Invasion of the Vegetables


After a hiatus of many years, garden mania has once again taken over my soul and my house. Seeds are germinating in my art room while sweet potatoes hide in our coat closet and tomato seedlings await their peat pots on the kitchen counter. These days you’ll find me wandering around with a plant mister and planning charts while checking projected night-time temps on my phone and muttering about frost-free dates in my sleep.

On gusty nights I wake up in a cold sweat wondering how my lettuce starts are faring now that they’re finally hardening off in the unheated greenhouse that tends to lose its panels in a strong wind. I’ve been known to rescue them after dark for an overnight stay in the protection of my house, much like a parent sheltering her young from the blows of life.

Nearly twenty years since my last foray into seed starts and county extension handouts, I’ve found that much has changed with the proliferation of new technology in growing lights and heating mats, but very little in terms of my anxiety and protectiveness toward my “plant” progeny.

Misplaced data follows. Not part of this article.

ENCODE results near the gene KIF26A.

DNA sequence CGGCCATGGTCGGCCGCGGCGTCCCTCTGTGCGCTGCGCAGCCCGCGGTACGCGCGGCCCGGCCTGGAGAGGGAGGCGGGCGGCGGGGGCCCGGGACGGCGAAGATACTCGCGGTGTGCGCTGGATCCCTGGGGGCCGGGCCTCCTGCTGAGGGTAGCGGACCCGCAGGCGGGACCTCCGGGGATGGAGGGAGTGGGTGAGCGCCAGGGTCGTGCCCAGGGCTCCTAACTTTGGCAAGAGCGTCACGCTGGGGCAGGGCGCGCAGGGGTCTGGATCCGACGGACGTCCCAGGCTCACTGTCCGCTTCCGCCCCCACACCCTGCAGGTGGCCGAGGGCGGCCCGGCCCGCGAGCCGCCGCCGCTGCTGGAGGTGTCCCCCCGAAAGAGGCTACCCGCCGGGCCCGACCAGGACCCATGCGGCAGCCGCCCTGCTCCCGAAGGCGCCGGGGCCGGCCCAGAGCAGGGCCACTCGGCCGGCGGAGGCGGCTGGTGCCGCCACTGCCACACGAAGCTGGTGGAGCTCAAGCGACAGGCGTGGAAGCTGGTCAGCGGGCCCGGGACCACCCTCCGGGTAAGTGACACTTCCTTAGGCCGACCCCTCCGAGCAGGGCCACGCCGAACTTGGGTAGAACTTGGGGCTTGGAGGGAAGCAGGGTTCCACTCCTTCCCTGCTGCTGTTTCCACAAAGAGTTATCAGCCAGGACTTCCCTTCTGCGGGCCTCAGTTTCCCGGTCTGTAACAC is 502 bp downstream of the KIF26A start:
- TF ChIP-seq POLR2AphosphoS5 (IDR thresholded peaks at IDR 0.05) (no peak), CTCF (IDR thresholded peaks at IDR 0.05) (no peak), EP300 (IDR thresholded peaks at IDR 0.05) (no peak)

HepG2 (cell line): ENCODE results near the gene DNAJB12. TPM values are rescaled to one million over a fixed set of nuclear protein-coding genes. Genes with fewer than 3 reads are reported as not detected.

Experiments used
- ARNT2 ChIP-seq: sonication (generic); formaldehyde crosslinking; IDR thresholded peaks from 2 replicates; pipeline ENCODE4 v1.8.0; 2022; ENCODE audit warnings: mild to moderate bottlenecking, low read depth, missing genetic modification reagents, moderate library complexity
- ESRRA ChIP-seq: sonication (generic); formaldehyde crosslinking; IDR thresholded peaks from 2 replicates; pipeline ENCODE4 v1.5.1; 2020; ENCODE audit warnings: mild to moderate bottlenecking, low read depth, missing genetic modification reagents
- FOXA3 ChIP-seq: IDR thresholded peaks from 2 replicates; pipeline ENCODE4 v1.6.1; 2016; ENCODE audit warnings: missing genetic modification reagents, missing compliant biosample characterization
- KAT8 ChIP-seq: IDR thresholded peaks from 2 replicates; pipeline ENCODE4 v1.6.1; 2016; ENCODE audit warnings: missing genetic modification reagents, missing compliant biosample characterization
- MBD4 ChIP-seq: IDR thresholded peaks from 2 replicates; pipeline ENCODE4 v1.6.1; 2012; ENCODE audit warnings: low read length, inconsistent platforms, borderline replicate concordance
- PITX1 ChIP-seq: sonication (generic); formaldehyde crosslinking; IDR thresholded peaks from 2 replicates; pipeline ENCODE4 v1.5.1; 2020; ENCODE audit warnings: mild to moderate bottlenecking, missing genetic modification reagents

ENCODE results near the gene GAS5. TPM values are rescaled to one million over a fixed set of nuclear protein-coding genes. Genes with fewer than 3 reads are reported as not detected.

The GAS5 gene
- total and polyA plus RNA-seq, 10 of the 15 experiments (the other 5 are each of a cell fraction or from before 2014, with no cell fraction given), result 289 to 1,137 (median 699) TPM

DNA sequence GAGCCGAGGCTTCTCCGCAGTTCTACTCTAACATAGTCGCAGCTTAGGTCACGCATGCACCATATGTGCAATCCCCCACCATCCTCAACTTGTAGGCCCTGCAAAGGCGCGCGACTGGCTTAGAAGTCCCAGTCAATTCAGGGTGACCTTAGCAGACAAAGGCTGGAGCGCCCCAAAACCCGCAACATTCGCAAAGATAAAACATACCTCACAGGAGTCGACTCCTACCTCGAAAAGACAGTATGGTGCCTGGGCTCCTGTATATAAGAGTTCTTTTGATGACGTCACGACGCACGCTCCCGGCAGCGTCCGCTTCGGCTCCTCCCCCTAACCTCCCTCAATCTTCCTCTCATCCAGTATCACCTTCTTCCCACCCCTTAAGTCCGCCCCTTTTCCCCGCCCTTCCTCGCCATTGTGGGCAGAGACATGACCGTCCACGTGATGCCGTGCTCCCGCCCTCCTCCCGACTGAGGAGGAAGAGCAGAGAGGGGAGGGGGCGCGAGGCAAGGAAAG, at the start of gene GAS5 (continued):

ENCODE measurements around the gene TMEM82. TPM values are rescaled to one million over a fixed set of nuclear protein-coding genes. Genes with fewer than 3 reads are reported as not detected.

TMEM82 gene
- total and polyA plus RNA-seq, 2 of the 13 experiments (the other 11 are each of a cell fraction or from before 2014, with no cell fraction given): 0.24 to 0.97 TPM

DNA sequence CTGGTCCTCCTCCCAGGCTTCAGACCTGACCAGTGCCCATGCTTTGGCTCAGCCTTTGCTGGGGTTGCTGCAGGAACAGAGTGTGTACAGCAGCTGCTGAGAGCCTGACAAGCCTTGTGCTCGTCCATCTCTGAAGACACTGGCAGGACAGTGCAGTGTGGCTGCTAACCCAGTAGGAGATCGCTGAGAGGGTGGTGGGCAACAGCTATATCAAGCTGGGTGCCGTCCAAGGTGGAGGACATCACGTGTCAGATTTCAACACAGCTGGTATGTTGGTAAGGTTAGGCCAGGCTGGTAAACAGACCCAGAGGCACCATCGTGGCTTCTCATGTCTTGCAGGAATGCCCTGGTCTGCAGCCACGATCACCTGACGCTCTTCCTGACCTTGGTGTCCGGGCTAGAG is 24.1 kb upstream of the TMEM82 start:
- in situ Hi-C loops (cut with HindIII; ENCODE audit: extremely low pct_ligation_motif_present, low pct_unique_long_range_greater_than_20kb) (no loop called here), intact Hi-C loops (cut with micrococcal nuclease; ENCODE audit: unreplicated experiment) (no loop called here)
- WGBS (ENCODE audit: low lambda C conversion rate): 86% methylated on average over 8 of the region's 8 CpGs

And while garden centers and box stores will be full of perfectly potted specimens lined up in pristine rows to pop into soil when the weather finally warms up enough to shed our winter coats, the little farm where I live grows organic with an eye to the unusual and the flavorful, and strongly supports the seed companies that provide ethically obtained, preferably heirloom seeds that are untreated and unsullied by the corruption of corporate tampering.

Besides, that first taste of juicy home-grown heirloom tomato will be well worth the vegetable invasion overtaking my home.

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3 thoughts on “Invasion of the Vegetables

  1. My feelings exactly! I used to get up every two hours during the winter to check the greenhouses. And I’ve attended all the professional growers’ conferences, appalled at the “standard” chemicals we were advised to use. I don’t trust any of them anymore, especially the big box stores. They just want the cheapest, not the properly labeled or properly grown.

  2. What a perfect Easter image! Especially in this season of eternal gloom. It’s lovely to see these little seedlings in their spring green, just popping with new life. A certain obsessiveness is required, for sure. What a garden you will have! That is, if spring blizzards don’t get us. Happy Easter!

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